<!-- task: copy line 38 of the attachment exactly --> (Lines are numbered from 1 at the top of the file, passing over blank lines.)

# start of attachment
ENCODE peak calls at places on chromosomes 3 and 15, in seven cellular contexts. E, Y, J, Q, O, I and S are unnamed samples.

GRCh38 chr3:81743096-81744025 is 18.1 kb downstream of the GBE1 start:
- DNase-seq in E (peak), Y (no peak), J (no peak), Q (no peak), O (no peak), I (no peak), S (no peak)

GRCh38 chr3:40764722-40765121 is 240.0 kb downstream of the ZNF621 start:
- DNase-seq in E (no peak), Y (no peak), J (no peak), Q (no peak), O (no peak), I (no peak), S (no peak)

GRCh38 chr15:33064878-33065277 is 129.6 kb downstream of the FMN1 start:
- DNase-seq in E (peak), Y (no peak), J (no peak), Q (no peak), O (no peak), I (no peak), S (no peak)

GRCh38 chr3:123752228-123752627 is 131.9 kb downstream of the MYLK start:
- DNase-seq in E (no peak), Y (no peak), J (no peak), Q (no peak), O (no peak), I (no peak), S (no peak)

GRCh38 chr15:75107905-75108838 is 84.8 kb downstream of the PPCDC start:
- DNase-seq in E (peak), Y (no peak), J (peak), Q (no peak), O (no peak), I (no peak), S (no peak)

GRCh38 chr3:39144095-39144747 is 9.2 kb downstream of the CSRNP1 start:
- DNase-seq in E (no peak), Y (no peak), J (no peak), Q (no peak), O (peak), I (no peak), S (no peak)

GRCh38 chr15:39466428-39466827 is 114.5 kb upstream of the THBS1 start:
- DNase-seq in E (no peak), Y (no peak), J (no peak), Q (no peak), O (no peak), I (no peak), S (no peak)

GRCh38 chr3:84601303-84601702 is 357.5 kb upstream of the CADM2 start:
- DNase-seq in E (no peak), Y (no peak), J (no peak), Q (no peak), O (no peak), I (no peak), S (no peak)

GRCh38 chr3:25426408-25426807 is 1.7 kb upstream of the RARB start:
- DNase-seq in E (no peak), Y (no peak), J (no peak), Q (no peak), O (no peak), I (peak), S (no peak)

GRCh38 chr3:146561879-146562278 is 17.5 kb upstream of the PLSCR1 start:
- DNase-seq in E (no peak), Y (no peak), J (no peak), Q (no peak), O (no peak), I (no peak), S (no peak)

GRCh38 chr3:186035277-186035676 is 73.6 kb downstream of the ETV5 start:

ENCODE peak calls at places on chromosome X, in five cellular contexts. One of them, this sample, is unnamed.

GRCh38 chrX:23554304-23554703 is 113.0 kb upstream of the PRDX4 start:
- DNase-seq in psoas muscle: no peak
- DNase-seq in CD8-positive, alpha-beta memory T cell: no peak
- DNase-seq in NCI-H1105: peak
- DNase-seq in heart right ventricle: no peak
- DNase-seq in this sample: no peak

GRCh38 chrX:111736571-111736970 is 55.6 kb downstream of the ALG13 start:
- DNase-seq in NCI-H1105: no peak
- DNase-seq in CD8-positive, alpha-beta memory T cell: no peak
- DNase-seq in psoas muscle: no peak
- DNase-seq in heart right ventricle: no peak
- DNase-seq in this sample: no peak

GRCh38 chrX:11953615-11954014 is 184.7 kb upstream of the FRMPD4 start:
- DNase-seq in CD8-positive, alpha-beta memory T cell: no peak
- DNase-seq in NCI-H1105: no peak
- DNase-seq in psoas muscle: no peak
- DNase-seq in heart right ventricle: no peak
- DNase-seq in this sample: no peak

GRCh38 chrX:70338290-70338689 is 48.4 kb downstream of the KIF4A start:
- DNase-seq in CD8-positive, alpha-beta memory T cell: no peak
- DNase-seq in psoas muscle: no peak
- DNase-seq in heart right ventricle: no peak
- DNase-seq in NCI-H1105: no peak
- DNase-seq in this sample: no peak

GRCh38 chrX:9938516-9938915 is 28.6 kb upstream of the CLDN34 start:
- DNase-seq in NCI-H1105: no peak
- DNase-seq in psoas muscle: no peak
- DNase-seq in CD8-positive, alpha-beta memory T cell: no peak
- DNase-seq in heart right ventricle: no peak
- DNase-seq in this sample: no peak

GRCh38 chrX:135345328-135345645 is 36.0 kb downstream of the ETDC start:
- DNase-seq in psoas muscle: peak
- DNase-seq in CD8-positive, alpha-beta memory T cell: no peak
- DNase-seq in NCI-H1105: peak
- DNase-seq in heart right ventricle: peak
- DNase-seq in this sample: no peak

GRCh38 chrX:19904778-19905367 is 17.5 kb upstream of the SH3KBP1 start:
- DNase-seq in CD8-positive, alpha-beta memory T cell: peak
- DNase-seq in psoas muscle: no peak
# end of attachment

- DNase-seq in NCI-H1105: no peak